Elsewhere in the paper, Mary Riddell discusses Charles Clarke's violent offender orders (the column's headline: "Even Michael Howard would blush at these reforms", and makes a point similar to mine from the other day: "the real problem, as he must know, lies in an underfunded and over-reformed probation service, poor communication and the obligation on any Home Secretary to be bullish."

My problem is, I read these eminently sensible words from these eminently sensible people and think "why do they continue to push ahead with these ludicrous suggestions?" But then of course I don't read the Mail, the Express, the Sun, or even the Telegraph and the Times. And millions of voters do.

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Not strictly related to my work in the NPS, but today's Observer carries this email debate between columnist Henry Porter and the Rt Hon Tony Blair MP. In the main, Porter's argument focuses on anti-terror legislation but the PM's replies tend to concentrate on the anti-social behaviour powers they brought into law - possibly because he senses his argument is stronger there?

Anyway, towards the end of the final email from Mr Blair is the following paragraph, which I thought was worth quoting in full:

This new terrorism requires a separate debate. But on anti-social behaviour I agree the causes of this are very deep - to do with shifting communities, dysfunctional families, globalisation and myriad influences, not all benign, to which our young people are subject. And, at the risk of opening another front, the remedies here are quite stark too. The system intervenes once kids are off the rails. This is usually hopeless. We need intervention at an early age.

Well said, Tony, well said. Ah, if only I had more confidence in your government's desire and ability to put them into practice, I - and hundreds of thousands of others - might be convinced to vote for your party's candidates a week on Thursday. But I'm afraid that's not going to happen.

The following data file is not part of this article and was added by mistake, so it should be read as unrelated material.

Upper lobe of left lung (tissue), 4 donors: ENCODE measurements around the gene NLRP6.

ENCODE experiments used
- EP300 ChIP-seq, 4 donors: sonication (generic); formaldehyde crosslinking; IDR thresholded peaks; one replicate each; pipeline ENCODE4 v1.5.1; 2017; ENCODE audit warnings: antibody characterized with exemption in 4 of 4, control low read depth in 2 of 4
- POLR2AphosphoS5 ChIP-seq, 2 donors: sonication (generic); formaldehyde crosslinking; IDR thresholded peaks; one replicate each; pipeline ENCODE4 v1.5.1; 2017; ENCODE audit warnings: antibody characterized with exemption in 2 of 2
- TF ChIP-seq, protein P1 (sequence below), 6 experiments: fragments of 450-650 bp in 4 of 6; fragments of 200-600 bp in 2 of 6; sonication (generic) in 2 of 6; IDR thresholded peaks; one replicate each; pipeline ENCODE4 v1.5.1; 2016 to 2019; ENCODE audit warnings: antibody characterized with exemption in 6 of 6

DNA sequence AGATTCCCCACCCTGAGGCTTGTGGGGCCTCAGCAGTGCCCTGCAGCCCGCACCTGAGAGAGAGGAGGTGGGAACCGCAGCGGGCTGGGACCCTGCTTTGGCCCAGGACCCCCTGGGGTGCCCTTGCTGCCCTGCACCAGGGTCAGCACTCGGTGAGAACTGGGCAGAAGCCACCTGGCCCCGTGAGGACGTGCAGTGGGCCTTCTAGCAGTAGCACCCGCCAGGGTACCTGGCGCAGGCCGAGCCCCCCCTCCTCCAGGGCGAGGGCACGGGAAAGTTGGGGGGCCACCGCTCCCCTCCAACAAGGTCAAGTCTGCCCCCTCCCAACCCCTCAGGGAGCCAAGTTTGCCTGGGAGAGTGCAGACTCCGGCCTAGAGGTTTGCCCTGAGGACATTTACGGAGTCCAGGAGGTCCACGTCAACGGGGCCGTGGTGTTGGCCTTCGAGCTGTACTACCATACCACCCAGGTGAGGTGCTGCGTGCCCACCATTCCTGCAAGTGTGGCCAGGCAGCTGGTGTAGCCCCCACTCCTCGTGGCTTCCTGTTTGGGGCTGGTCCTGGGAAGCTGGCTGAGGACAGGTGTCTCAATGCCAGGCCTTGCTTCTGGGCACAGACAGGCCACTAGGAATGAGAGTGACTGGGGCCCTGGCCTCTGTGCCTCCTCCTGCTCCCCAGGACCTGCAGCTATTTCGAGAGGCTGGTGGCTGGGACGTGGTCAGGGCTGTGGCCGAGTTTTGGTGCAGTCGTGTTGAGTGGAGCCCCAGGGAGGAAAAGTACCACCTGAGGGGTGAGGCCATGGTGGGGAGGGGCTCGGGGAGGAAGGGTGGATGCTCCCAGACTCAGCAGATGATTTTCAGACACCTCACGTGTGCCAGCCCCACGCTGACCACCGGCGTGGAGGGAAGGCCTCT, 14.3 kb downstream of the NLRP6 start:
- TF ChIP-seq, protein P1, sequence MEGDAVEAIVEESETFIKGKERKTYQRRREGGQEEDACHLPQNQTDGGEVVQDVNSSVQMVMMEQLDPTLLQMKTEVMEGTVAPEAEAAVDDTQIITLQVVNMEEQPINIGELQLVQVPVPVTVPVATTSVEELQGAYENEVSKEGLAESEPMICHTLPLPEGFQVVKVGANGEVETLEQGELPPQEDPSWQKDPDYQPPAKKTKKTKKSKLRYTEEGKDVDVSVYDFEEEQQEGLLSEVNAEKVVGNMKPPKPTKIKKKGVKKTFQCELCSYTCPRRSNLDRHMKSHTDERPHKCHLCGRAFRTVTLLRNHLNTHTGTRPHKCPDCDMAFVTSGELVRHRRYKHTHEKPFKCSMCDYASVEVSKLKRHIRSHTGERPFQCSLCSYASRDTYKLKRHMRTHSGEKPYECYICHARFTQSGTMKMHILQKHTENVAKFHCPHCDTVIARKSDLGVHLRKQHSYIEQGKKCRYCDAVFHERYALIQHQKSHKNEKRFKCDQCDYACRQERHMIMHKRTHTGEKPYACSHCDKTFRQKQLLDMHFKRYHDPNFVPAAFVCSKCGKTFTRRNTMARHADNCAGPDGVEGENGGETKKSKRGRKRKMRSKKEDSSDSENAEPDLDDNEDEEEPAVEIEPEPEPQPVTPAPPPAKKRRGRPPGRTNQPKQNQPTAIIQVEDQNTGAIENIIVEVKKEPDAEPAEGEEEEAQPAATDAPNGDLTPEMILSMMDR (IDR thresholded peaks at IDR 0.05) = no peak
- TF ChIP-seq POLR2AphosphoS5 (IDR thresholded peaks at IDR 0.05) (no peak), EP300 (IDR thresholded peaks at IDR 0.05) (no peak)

Friday, April 21, 2006


Yesterday Charles Clarke unveiled new plans for controlling offenders deemed dangerous after they're released from prison. Frustrated by pesky things like human rights and the rule of law that mean he can't make his Imprisonment for Public Protection and Extended Sentence for Public Protection sentences retrospective, the new Violent Offender Orders (which may end up being called something else) will be measures obtained through civil courts (not criminal courts because then those subject to them could contest them on the grounds they were being punished twice) that would prevent individuals from going to certain places, associating with certain people and so on.

All well and good, except as any fule kno (or at least, any probation officer), these provisions can already be attached to a prisoner's licence after their release from custody. So the new Orders (as explained in The Guardian and The Independent anyway) will simply duplicate existing regulations. Except they can be in force for life, and any breach can be punished with up to 5 years in prison, rather than simply being returned to custody.

So, New Labour, new offences, new levels of coercion. I don't often agree with the Tories, but their description of "super-ASBOs" is pretty close on the money. What's needed, Mr Clarke, is not these new headline-grabbing measures, but properly resourced and trained public services.

But then I would say that, wouldn't I?

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Saturday, April 15, 2006

Domestic violence

Domestic attackers escaping with a fine screams The Guardian today, in a reversal of the normal tabloid/broadsheet split over those woolly liberals/corrupt fascists who pass judgement on n'er-do-wells in Britain today.

Although, actually the article is rather interesting because it's looking at the output of specialist domestic violence courts, and not yer average every day bench. It's a small sample (5 such courts), but the key figures are thus:
  • 59% are fined or ordered to pay compensation
  • 30% are given a conditional discharge
  • 29% are given community rehabilitation orders with a requirement to attend the Integrated Domestic Abuse Programme (or similar)
  • 10% are given community punishment orders
  • 4% are sent to prison

Now, The Enforcer got an A* in his GCSE Maths, so he will point out that the figures exceed 100% - and this is because, as mandated in the Criminal Justice Act 2003, fines and compensation cut across all sentencing bands, including custody. So the number who received only a fine is rather smaller than the figures immediately suggest.

The Enforcer will point out that the figures are only for summary or 'either way' offences, and thus represent the lower end of the scale in terms of violence. Domestic violence incidents do end up in Crown Courts (two women a week are killed by their partners) and they will attract significant custodial sentences. He will also speculate that the numbers receiving Probation intervention in this sample are significantly higher than those convicted of similar offences (most likely common assaults or criminal damage) who would get CROs. He won't quote figures at you simply because he doesn't have them to hand right now. But it seems likely that above statistics are a step in the right direction.